Prevention of heel decubitus ulcers are paramount because this location is the most difficult of decubitus ulcers to manage.
“In adults presenting with one or more heel pressure injuries stage IV complicated with bone infection involving surrounding tissues, a surgical approach must be performed to support the wound healing and prevent major amputation. Grade: Strongly recommended,” cites Massimo Rivolo, RN in Advances in Wound Care, Vol. 9, No. 6, 2020.
Dr. Greg Vigna, wound care expert, national decubitus ulcer attorney states, “These are unfortunately common injuries with prevalence of heel bedsores between 7.3 to 18.2%. Daily bedside management of a dependent patient includes prevention for all patients at risk which include proper offloading the heel. The head of the bed should be kept less than 30 degrees which reduces the tendency of patients to grind the heels into the bed which may cause sheer injuries that present as blisters or can cause deep tissue injures that cause maroon type bruising.”
Dr. Vigna explains, “Prevention of heel decubitus ulcers are paramount because this location is the most difficult of decubitus ulcers to manage because there is very little soft tissue between the skin and the heel bone and the Achilles tendon. There is simply a lack of reconstructive options for those with deep heel decubitus ulcers. The management of grade IV heel decubitus ulcers with or without osteomyelitis requires early surgical consultation by a physician with the skills to provide limb salvage procedures including skin grafts, partial and complete calcanectomy. Wound healing with conservative versus surgical options can be weighted by the patient with a goal to achieve wound healing and prevent a below knee amputation.”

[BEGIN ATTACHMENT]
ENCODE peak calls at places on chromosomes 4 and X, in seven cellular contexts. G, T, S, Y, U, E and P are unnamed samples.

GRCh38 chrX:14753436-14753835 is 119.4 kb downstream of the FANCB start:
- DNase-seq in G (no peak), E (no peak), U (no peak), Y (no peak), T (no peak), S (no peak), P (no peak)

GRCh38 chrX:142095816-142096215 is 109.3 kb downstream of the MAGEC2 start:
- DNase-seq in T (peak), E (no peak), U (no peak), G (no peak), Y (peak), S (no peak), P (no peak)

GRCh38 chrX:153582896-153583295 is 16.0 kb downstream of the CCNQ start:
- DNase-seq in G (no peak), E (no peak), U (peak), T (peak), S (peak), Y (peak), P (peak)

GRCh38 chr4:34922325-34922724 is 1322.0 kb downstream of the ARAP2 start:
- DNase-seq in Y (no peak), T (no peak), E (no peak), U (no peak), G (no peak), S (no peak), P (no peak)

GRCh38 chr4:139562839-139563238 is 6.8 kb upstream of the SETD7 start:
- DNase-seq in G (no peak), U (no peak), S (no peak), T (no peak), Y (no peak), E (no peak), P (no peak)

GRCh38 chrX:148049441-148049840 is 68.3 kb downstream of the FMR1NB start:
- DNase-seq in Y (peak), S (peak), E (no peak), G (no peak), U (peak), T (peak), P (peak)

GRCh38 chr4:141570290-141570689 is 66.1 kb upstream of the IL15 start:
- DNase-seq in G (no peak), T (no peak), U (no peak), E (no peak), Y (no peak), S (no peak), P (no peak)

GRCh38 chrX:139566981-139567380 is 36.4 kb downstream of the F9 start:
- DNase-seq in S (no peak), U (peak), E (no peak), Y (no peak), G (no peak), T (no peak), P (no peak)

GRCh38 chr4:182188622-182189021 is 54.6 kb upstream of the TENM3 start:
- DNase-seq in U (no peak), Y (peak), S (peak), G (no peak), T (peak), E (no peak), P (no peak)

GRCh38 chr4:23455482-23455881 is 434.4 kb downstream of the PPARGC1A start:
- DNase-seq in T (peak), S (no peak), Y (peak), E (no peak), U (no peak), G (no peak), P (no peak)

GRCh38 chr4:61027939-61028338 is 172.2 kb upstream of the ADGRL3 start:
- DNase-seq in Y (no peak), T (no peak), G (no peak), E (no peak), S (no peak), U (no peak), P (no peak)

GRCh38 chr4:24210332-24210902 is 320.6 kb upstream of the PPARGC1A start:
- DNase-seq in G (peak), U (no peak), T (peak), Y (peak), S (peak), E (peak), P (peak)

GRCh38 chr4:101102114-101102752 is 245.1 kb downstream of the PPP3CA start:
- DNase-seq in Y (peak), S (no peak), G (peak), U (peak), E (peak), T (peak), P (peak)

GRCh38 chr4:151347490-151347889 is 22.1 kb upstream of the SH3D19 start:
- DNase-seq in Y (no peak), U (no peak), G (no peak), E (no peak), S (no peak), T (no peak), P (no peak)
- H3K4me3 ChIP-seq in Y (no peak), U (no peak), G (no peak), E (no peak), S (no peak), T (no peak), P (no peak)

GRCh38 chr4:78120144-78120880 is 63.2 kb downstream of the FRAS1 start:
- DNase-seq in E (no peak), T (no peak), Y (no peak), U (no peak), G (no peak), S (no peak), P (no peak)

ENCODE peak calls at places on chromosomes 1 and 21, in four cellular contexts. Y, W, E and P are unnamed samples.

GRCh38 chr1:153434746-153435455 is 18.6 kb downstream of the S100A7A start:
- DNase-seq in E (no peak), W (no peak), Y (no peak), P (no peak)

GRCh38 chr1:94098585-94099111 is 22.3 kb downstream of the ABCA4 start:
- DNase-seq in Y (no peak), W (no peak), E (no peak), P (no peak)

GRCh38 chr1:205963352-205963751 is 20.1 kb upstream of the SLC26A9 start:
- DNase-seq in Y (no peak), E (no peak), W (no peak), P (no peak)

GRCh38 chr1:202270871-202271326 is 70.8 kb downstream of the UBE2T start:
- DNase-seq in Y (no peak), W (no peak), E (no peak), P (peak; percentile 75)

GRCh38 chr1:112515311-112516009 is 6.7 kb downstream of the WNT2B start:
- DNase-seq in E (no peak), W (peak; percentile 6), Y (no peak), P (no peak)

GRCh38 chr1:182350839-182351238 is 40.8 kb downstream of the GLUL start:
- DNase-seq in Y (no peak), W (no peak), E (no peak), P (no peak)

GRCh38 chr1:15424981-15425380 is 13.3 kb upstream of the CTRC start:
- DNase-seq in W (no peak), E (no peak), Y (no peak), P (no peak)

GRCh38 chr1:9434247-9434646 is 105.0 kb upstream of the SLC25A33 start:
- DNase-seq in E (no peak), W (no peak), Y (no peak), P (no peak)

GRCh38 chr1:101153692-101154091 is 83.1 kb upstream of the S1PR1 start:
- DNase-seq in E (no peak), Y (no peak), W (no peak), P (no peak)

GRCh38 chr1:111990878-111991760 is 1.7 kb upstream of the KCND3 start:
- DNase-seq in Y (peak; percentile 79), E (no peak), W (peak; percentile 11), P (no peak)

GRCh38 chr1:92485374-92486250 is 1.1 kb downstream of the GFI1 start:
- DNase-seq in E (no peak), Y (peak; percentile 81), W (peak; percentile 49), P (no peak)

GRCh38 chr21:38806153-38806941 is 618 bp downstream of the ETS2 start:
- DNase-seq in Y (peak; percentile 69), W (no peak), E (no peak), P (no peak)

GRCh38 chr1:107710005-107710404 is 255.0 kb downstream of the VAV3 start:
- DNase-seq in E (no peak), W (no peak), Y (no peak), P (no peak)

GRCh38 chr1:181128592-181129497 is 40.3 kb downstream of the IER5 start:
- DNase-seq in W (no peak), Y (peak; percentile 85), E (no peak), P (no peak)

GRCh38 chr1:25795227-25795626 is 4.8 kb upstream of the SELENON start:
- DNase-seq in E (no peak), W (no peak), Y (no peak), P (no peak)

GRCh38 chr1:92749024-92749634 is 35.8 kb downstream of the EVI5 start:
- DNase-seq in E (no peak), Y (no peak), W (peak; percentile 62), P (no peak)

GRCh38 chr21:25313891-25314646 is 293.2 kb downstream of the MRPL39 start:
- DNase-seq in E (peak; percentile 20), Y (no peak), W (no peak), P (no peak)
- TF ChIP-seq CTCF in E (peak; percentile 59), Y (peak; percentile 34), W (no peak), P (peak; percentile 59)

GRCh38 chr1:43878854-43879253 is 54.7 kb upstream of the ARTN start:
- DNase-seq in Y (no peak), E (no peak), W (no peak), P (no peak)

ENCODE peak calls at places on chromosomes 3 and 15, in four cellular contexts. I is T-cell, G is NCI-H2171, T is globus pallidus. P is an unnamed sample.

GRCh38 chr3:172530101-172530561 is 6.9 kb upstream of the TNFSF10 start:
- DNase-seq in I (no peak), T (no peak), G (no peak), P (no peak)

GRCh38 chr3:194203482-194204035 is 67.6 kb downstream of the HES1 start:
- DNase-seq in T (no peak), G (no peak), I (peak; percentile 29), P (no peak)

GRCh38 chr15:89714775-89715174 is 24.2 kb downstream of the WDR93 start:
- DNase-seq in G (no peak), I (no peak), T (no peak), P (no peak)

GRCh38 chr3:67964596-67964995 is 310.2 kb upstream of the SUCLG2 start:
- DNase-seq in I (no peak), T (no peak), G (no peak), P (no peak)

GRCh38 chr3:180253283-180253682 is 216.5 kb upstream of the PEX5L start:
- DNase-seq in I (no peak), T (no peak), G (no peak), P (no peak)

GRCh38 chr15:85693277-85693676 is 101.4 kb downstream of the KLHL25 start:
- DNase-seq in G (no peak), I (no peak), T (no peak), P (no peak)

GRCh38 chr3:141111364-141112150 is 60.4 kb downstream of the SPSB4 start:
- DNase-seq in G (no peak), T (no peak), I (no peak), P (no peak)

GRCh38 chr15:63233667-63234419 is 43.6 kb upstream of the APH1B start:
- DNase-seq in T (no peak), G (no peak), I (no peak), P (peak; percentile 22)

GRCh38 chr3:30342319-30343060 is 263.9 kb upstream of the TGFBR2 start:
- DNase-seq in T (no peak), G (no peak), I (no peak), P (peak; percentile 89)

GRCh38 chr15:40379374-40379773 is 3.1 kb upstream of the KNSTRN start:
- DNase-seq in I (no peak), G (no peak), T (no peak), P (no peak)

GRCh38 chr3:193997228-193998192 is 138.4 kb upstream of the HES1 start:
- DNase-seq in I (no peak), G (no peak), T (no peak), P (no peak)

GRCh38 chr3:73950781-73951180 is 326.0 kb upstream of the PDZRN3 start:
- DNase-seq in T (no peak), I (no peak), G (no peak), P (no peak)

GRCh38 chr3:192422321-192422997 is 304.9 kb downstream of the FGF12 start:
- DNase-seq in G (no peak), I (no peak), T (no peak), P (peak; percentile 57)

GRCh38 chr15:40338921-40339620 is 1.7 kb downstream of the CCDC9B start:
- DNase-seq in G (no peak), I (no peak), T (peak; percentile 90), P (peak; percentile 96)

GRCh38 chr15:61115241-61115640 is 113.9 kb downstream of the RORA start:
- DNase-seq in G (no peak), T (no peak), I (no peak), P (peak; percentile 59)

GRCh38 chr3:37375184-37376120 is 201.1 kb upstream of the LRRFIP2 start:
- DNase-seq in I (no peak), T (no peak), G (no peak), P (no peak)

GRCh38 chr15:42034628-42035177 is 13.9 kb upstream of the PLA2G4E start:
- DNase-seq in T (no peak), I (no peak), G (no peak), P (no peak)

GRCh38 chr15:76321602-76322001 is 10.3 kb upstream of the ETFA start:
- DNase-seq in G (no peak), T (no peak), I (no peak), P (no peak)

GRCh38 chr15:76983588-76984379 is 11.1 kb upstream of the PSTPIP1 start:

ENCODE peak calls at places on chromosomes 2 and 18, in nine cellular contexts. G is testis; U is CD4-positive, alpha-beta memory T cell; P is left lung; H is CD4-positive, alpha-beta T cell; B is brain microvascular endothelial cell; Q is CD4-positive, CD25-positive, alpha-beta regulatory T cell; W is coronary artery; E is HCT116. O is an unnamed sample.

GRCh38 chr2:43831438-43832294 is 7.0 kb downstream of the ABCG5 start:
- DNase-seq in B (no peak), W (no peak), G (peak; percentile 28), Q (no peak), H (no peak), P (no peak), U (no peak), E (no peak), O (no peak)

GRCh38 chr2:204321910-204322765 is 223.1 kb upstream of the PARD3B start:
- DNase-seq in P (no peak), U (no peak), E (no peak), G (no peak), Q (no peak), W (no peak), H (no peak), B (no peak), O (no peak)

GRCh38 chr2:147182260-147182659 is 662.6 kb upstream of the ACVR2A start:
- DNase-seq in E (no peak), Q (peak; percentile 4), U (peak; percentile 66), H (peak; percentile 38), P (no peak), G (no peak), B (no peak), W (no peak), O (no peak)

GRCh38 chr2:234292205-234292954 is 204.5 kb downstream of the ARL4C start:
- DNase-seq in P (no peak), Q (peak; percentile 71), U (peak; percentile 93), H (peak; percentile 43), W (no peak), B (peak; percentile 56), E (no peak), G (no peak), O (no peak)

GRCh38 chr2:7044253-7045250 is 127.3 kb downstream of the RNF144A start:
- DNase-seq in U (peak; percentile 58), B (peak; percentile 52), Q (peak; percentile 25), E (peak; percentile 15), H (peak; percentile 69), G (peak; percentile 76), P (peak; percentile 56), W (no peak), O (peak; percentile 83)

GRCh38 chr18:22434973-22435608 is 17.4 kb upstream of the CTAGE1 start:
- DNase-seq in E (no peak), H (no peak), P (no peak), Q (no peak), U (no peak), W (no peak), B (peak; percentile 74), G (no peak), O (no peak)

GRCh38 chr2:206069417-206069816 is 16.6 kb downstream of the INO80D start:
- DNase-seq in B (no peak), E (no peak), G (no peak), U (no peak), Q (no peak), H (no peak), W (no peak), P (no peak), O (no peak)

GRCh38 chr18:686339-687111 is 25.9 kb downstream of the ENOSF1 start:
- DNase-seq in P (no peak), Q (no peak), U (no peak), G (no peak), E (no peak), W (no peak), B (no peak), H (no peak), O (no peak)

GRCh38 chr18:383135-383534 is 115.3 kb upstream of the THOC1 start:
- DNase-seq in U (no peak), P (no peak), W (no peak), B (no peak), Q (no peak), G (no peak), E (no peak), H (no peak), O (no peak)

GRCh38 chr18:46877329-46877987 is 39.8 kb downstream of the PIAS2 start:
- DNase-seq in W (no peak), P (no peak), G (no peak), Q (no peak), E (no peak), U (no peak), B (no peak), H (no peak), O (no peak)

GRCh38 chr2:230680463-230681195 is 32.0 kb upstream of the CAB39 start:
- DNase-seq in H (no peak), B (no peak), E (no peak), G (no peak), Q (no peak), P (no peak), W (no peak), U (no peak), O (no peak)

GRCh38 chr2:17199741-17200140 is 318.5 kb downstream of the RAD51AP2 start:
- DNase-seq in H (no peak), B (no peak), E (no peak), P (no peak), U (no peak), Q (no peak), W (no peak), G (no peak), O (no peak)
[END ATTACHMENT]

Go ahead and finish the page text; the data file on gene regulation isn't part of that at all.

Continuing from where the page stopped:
“These are unfortunately common injuries with prevalence of heel bedsores between 7.3 to 18.2%.” — Greg Vigna, M.D., J.D.
Dr. Vigna continues, “The literature is consistent with my experience that not every patient has a good functional result with a below knee amputation as some patients simply can’t use a prosthesis because of dementia or other comorbidities. This must be weighed against the failure rate of healing with a partial or complete calcanectomy that may be as high as 29% in studies that include patients with diabetes, end-stage kidney disease, and peripheral vascular disease. A young, healthy patient might benefit from early below knee amputation where there is extensive bone involvement and would have a better functional result than with a partial or complete calcanectomy because of the loss of function or decrease in function of the Achilles tendon.”
Dr. Vigna concludes, “It is not unreasonable for patients to obtain a second opinion as to the treatment plan when it comes to limb salvage versus amputation that may include both orthopedic foot specialist, podiatrist, and plastic reconstructive surgery.”
Greg Vigna, MD, JD, is a national malpractice attorney and an expert in wound care. He is available for legal consultation for families and patients who have suffered decubitus ulcers because of poor nursing care at hospitals, nursing homes, or assisted living facilities. The Vigna Law Group along with Ben C. Martin, Esq., of the Martin Law Group, a Dallas Texas national pharmaceutical injury law firm, jointly prosecute hospital and nursing home neglect cases that result in bedsores nationwide.
Greg Vigna, MD, JD
Vigna Law Group
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